At the Golibar Sunni Muslim Qabrastan in Santacruz (East) the green iron gate was closed on Saturday. Apart from the burial ground, the Dargah within the premises is also closed for visitors. Aslam Ansari, a volunteer at the burial ground said that in the last three days there has been only one Janazah with which 50 people had come, they however, spaced out keeping a safe distance. With most others there have been seven or eight persons at the most.
Outside the burial ground, chicken shops and the vegetable markets lay deserted. Squares have been drawn on the ground so that people queuing up to buy essentials keep a safe distance.
Fareed Shaikh, another volunteer at the burial ground said, “People have, on their own, started keeping away. Two days back a 40-day old child passed away. The family from a nearby building came to bury the child with very few people. The fateha prayer that is held before the burial is also not being held and people are not even crowing at the homes of grieving family.” Flowers have conspicuous in their absence from last rites. He said that relatives and friends who live far in the city, apart from their own safety, are not sure if they can come without seeking prior permission from the police.
At the Christian cemetery in Sewri, Vishnu, one of the few workers of the 36 at the cemetery, seals an eight-day-old grave with soil and dried rose petals. The strength of the workers has been brought down to about six since the lockdown in the wake of the COVID-19 virus.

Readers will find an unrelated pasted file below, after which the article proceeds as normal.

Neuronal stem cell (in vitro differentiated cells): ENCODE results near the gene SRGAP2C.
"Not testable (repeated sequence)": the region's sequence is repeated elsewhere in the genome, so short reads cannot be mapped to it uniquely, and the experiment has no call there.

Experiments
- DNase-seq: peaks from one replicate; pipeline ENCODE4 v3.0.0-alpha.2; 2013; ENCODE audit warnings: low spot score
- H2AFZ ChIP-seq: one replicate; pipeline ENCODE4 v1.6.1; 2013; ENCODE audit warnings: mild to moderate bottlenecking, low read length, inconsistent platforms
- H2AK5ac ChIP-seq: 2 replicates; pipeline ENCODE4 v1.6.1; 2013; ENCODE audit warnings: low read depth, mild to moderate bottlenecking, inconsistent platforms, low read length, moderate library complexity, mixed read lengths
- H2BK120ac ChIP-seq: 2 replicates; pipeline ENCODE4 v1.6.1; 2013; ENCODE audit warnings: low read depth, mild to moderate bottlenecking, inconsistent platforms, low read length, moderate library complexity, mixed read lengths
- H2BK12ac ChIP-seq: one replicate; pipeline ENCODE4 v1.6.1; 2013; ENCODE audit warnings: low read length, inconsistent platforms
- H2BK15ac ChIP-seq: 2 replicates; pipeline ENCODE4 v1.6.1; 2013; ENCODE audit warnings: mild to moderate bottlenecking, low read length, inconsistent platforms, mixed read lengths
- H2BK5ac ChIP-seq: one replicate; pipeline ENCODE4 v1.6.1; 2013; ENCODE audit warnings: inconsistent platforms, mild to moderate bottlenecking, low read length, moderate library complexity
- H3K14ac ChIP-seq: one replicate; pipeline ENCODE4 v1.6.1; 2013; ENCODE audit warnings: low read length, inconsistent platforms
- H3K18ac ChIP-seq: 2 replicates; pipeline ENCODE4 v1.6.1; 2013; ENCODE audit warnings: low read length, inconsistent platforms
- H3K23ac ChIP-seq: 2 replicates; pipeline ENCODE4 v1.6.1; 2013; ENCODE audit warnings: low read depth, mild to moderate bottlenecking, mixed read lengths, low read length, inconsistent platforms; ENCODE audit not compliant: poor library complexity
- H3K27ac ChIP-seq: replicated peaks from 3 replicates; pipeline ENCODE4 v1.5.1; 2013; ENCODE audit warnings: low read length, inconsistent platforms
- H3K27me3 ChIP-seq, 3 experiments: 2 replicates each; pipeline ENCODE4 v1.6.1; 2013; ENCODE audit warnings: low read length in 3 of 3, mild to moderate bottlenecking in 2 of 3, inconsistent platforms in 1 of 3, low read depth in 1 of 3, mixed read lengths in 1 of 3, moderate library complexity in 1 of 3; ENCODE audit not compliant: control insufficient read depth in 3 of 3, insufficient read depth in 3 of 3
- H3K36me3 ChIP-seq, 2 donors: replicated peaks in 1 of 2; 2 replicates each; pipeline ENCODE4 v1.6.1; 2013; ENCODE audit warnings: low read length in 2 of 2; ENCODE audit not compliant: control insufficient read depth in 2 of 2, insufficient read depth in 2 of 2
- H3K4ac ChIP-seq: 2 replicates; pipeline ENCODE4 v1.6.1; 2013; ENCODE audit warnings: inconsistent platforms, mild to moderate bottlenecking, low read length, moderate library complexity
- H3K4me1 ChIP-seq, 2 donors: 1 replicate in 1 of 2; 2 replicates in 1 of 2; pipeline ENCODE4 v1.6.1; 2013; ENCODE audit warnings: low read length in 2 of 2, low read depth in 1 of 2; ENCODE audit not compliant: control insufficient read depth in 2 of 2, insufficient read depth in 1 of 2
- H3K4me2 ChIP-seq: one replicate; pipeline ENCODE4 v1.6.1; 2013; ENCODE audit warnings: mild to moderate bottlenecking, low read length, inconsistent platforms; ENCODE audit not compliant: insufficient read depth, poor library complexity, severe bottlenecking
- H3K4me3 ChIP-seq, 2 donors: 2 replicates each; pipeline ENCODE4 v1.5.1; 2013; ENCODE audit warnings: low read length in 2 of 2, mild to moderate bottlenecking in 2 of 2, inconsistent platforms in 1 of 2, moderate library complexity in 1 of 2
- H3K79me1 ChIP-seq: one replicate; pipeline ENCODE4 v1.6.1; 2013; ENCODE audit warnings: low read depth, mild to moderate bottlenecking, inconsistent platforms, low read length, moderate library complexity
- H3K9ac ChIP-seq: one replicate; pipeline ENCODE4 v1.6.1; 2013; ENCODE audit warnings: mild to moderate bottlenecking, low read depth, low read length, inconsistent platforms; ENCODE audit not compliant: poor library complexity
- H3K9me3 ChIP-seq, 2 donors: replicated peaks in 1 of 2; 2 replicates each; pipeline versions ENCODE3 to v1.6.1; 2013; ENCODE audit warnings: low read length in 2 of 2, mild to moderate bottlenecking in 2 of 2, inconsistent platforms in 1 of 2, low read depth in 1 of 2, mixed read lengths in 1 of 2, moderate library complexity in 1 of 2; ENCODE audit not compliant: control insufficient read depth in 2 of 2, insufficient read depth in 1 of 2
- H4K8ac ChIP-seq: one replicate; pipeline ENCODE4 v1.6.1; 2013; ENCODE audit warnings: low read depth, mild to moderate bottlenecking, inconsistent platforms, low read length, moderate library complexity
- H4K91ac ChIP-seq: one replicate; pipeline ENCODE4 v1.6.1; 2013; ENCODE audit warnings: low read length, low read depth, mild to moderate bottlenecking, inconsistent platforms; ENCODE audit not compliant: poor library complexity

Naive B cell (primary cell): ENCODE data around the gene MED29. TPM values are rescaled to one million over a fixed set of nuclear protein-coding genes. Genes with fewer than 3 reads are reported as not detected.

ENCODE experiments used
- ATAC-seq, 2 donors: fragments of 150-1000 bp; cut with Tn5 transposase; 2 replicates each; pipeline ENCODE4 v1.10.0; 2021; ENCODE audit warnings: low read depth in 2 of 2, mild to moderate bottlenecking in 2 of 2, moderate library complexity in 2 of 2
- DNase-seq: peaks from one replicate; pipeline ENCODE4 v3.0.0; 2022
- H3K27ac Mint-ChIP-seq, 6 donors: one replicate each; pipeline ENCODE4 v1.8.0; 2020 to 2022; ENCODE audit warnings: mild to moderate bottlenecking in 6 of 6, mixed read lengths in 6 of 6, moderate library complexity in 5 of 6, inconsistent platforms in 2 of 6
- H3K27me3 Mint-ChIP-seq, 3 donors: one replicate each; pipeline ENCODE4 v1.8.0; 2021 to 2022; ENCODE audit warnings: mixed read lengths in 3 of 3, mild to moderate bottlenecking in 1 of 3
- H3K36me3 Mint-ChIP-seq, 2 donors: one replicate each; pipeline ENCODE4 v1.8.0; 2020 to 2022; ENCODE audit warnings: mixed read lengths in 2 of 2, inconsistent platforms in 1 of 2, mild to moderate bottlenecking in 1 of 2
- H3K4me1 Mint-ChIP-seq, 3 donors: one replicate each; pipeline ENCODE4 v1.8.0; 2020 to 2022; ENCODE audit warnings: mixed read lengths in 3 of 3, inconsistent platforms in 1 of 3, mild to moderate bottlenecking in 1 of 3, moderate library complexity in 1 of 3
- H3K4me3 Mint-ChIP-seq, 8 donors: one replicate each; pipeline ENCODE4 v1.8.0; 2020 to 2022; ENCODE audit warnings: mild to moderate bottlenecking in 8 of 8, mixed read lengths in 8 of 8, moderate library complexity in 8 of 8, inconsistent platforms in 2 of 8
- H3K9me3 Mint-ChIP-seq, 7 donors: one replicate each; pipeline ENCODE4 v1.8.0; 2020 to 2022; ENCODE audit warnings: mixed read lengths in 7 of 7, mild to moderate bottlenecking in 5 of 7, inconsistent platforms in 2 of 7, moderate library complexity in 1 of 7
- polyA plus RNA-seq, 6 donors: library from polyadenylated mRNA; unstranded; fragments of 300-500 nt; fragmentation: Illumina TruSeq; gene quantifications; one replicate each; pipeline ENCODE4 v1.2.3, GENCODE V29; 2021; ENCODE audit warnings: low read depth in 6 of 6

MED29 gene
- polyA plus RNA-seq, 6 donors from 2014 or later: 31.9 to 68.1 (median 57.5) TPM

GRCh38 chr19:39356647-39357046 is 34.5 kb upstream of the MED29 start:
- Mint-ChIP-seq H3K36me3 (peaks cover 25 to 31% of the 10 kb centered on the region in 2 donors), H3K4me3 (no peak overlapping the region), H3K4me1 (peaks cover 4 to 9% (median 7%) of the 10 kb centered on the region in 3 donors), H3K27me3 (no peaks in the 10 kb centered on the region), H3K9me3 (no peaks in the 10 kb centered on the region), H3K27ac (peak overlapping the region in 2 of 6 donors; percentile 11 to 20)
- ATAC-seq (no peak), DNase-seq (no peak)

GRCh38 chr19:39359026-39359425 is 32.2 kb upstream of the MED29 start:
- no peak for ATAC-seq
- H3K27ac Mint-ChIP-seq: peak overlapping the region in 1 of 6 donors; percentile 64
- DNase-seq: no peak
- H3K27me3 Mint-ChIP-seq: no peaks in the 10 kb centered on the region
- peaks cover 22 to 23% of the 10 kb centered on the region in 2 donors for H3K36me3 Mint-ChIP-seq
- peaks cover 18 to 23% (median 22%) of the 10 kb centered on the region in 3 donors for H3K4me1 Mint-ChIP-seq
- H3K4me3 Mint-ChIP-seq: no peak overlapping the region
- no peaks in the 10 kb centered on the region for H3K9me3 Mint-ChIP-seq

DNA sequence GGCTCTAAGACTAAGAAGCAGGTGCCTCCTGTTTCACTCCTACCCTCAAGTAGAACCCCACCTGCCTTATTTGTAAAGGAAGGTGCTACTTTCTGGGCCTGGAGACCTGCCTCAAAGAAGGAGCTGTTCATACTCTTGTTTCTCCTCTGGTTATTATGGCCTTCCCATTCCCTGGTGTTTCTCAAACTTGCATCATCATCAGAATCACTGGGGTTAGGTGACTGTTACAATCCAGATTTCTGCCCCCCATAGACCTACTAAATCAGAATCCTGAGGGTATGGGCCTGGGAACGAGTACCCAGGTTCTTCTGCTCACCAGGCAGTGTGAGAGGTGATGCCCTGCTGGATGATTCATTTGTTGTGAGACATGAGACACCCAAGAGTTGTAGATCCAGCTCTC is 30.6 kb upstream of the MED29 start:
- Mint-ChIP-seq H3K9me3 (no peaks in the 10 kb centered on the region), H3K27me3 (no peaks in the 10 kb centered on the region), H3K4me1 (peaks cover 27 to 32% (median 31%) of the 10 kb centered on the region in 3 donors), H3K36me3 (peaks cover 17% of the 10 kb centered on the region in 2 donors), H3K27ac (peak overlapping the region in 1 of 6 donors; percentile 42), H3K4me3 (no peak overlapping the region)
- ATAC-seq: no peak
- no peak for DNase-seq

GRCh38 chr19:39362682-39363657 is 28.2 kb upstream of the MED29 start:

Only one burial was held at the city’s largest Christian Cemetery on Saturday. K K Gaikwad, the works manager, has served at the cemetery for 37 years. “I have never seen such a time in my life,” he says from behind a mask covering his nose and mouth. Since March 22, ten burials took place at the cemetery. The chapel within its premises has been closed. Plastic chairs used for prayer meetings sit stacked high up. The open space outside the chapel is where families are allowed to say their prayers.
“Earlier burials could be short or long. If it was a well-known person, about 250-300 people would come. Many would want to pay their respects, say a prayer in the memory of the departed. That would go on for an hour sometimes but now very few people are coming and most burials are wound up in 15-20 minutes from the gate to the grave. People aren’t bringing flowers anymore. Some of them light candles,” said Gaikwad.
He said that if they start feeling that the crowd is getting too big or needs to space out, they usually inform the priest. “People listen if the priest tells them. Since they are grieving we don’t want to disturb them. Many are now seeking police permission for 15 people before they arrive at the cemetery. We keep an eye on the crowd. People are also well aware of the situation and they are themselves taking care too,” said Gaikwad.